We found that in the 2018-2019 school year, college women missed out on 183,130 sports participation opportunities, or over 9,000 new college teams, nearly US$1 billion in scholarship dollars, and US$163,572,190 in recruiting dollars.
In addition to making the numbers accessible and easy to understand for athletes, families, and other non-experts, along with the California Women’s Law Center, we sent out more than 40 sets of letters and legal memos. This time, in addition to college presidents and athletic directors, we targeted athletic conference leadership. The responses were pure pablum, ‘We support our women athletes…’ while ignoring the enormous gaps in teams and scholarships, with no effort to rectify this intentional, systemic sex discrimination.
So we repurposed our letters, tables, graphics and legal memos with a new audience: current students.
As schools cut sports, we reached out to those sport communities. We relied on strong Title IX regulations and case law – the work of an army of advocates over decades. We made snazzy presentations that crunched the data for that particular school, got on Zoom calls with 100+ students, alumni, boosters and families – and laid it all out. Their schools COULD NOT CUT THEIR TEAM. Were they willing to fight for it? The answer has been a resounding success.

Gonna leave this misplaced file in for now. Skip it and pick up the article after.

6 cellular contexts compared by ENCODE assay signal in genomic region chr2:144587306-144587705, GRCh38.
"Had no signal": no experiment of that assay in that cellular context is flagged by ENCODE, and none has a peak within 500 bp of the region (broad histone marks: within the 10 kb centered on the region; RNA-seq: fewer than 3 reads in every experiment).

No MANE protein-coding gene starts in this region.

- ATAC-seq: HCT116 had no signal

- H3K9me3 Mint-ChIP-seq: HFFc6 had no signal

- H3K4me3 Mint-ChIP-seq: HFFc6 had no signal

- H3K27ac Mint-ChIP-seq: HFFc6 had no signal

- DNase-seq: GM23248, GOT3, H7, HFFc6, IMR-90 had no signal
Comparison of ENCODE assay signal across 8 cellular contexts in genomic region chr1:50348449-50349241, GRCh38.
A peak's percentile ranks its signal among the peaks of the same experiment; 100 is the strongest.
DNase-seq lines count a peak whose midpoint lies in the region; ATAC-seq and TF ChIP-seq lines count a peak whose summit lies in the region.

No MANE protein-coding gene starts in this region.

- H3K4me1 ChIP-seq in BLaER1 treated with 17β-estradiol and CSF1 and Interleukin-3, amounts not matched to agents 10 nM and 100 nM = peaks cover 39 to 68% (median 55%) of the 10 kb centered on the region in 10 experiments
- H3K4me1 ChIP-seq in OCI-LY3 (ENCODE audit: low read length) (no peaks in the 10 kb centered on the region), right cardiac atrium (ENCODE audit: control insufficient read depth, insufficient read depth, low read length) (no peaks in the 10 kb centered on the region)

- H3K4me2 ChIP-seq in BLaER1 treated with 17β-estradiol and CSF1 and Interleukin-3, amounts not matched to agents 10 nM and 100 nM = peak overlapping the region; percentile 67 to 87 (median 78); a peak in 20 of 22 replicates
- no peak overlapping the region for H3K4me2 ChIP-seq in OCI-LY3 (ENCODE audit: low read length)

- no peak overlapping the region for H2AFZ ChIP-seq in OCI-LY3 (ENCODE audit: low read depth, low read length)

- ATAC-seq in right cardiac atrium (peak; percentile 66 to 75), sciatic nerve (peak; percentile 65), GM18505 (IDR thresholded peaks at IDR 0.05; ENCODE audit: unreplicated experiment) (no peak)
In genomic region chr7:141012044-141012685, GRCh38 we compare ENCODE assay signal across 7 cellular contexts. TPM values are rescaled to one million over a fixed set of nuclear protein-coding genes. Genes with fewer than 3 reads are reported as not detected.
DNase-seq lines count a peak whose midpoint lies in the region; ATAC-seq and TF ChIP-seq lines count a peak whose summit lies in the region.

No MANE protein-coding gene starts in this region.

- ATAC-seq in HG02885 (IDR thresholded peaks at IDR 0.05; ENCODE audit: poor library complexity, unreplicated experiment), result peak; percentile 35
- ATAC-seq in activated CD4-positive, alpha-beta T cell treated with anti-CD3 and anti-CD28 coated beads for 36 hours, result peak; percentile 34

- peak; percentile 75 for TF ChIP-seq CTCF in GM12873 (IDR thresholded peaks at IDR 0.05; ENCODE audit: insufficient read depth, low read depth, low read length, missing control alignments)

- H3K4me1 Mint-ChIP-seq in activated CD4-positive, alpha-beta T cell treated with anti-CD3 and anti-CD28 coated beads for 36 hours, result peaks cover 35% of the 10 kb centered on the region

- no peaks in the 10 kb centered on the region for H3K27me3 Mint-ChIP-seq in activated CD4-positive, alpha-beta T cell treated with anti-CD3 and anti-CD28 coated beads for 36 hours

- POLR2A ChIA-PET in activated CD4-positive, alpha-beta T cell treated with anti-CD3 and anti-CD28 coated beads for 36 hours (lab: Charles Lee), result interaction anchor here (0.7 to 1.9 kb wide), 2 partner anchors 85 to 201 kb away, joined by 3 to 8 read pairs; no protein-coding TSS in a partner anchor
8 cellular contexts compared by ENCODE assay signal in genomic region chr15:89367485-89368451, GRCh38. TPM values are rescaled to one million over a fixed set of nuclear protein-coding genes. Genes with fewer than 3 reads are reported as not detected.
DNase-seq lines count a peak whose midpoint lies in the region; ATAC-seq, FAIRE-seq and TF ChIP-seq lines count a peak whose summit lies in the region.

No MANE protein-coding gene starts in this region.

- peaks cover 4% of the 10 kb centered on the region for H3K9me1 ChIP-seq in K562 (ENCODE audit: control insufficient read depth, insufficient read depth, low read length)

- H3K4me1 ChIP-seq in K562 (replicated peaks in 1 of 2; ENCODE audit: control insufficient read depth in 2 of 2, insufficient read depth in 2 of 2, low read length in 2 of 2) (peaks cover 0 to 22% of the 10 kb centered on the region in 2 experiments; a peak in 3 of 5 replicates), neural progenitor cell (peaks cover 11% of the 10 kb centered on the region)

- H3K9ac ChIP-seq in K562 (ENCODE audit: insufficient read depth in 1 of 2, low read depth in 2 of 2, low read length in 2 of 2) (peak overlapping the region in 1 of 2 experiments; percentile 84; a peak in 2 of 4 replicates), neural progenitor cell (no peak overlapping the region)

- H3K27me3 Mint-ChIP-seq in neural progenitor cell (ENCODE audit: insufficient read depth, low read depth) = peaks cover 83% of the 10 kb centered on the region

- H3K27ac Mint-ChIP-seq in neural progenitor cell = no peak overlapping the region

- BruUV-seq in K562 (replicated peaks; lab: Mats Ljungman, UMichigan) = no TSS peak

Every time we make a pitch, current students are emboldened. Lawyers are trained, demand letters sent, cases are being filed, settlements requiring not just that teams be dropped, but ending these giant gaps in opportunities and second-class treatment issues will be fixed. The judge in the case against the University of Iowa was harsh on the school, “Financial hardship is not a defense to a Title IX violation.”
We want to see real change happen by 2022, the 50th anniversary of Title IX.
There’s so much work to be done to hit that number. I still spend a portion of my time doing paid legal work to support Champion Women. To really move the needle, we need another staff member, besides the amazing Janine Kuestner, and I need to be able to focus my efforts on the work of Champion Women. As I told my friend making a big donation, ‘Your donation pays for me to be able to sleep.’
Please consider making a recurring gift to help sustain our work.”
For more information, visit championwomen.org.
Note: In a recent survey, nearly 60% of people in Japan believe Tokyo Olympic chief Yoshiro Mori, is not qualified to serve in the top post, according to a Kyodo News survey, with only 6.8% who believe Mori should be head of the Tokyo Olympic organizing committee. He later apologized for making sexist remarks about women, but that he would not resign.
The same survey reported that 47.1% of Japanese people think that the Tokyo Olympics and Paralympics should be postponed again due to the coronavirus pandemic. 35.2% believe the Olympics should be canceled and 14.5% say the Games should be held as planned.